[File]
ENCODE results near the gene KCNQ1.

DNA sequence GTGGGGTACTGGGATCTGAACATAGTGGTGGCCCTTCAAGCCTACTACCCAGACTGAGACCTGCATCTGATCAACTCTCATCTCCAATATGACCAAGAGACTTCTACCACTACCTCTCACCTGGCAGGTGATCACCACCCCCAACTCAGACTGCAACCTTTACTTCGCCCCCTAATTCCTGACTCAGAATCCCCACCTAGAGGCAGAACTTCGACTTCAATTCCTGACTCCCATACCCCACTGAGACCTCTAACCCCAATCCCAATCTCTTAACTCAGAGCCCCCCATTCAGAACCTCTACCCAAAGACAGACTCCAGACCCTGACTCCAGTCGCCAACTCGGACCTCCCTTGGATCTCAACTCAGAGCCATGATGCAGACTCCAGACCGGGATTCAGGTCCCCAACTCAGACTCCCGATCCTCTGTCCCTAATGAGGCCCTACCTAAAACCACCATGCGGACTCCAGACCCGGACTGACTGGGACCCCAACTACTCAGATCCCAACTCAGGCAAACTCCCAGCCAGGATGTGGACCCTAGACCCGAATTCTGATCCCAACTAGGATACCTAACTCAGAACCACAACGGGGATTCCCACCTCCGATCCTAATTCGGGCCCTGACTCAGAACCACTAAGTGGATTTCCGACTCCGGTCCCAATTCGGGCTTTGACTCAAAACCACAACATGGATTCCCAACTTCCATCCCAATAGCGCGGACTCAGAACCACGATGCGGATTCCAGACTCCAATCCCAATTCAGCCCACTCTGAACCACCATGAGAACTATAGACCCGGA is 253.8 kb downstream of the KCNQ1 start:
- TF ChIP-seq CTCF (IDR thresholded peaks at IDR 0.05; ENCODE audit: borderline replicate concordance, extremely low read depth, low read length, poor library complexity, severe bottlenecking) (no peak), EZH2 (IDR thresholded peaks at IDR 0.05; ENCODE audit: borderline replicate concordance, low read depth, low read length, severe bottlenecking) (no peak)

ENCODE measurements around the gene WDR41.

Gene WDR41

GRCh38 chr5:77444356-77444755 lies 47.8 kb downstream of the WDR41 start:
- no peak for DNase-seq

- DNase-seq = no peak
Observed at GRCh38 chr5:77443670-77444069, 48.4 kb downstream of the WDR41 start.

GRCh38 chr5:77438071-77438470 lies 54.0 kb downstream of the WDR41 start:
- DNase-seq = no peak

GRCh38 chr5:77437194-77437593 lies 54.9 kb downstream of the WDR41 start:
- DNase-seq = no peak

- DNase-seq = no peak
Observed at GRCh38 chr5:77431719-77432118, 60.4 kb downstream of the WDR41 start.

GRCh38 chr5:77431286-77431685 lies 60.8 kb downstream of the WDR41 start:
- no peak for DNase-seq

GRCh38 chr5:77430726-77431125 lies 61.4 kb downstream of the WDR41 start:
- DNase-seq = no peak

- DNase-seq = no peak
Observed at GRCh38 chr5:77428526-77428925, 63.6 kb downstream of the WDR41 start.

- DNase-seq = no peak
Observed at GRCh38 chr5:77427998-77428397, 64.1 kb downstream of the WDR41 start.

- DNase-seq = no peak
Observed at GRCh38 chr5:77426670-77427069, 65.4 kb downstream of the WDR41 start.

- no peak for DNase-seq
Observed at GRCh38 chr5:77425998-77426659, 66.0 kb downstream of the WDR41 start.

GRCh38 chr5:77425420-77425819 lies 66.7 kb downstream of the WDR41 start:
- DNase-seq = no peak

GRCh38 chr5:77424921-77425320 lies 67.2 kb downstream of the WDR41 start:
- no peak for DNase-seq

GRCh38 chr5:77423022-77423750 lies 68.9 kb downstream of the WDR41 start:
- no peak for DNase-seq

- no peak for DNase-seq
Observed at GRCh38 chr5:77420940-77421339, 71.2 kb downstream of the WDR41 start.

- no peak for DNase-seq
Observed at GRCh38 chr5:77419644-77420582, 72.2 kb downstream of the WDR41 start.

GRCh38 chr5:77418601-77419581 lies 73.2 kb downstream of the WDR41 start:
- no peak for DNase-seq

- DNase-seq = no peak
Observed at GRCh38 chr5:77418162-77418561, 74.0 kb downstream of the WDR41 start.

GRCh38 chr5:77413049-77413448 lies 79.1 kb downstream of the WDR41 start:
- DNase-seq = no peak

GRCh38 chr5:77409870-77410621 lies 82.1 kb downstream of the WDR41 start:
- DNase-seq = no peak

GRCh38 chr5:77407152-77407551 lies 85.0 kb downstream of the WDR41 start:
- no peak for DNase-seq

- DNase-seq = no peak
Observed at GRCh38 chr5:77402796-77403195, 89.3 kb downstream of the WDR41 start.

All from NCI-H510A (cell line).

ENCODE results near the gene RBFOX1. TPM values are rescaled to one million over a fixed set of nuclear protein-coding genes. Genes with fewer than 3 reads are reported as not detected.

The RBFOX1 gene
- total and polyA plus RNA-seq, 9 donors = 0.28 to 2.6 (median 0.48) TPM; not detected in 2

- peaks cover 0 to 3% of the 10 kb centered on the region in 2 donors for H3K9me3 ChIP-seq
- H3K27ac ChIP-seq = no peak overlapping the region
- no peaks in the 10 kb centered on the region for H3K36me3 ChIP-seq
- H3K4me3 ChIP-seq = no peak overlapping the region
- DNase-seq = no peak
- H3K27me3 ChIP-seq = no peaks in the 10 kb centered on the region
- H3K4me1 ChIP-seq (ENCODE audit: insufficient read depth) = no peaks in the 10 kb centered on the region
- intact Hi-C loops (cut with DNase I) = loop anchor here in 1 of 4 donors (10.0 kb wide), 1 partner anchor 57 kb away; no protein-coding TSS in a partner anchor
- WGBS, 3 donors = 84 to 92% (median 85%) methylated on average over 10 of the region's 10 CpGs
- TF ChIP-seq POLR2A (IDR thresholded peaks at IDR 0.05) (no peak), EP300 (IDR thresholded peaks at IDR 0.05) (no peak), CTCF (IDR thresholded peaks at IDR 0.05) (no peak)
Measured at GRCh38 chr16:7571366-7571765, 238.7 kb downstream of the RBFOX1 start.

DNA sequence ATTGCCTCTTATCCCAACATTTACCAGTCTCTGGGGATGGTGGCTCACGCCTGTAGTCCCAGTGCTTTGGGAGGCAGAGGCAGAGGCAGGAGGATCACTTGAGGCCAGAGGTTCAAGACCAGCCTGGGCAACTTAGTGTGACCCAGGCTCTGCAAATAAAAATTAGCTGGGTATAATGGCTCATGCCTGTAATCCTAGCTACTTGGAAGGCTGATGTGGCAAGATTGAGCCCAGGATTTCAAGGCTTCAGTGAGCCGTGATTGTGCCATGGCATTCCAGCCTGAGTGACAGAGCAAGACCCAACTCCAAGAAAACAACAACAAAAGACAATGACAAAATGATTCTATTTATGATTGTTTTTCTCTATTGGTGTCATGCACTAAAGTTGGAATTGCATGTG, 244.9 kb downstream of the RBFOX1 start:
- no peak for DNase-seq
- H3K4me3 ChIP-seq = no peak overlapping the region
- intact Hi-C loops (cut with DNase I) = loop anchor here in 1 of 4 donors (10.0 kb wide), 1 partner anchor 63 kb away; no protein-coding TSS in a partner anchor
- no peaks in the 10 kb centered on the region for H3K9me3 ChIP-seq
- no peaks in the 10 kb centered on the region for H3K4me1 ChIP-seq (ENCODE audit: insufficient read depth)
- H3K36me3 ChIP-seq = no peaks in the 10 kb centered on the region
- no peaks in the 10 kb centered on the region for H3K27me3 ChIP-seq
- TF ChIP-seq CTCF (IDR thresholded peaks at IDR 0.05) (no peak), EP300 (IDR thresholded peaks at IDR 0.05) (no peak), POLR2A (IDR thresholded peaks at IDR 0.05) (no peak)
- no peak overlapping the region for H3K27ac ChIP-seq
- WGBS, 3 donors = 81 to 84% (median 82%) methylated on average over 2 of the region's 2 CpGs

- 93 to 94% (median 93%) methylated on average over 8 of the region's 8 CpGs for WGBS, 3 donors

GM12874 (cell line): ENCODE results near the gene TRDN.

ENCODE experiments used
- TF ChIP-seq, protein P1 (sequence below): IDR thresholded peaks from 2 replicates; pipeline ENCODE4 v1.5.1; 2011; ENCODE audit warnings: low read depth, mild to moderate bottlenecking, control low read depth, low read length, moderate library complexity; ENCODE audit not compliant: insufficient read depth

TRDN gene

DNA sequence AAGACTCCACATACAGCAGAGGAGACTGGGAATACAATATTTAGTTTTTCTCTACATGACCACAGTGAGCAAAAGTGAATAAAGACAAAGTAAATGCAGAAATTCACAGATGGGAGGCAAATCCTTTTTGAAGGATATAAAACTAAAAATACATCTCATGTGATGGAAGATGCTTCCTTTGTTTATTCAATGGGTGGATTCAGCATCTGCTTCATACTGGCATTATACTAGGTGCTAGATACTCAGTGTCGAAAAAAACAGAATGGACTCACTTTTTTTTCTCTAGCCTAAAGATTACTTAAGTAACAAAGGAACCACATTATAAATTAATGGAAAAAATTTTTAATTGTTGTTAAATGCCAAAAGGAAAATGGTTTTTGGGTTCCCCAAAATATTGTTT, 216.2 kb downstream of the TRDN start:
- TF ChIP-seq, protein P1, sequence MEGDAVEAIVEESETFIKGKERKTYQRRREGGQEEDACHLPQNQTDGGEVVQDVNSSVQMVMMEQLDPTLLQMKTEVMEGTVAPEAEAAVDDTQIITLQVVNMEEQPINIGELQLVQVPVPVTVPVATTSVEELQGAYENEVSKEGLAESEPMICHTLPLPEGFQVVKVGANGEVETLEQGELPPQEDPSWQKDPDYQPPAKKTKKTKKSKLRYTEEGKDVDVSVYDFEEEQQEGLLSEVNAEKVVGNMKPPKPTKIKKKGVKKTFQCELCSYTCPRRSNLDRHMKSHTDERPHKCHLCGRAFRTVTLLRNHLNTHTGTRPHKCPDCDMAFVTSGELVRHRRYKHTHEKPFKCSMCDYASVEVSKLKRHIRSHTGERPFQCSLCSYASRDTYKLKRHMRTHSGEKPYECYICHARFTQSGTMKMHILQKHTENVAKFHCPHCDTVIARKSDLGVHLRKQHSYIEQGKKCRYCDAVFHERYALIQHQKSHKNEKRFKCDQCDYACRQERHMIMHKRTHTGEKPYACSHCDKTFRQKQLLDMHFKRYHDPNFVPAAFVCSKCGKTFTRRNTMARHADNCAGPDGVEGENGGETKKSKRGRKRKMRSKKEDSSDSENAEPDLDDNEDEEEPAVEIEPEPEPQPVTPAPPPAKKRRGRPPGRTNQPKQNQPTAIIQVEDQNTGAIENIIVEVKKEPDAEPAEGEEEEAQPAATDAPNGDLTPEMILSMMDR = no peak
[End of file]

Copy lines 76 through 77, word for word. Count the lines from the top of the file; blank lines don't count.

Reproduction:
- 93 to 94% (median 93%) methylated on average over 8 of the region's 8 CpGs for WGBS, 3 donors

GM12874 (cell line): ENCODE results near the gene TRDN.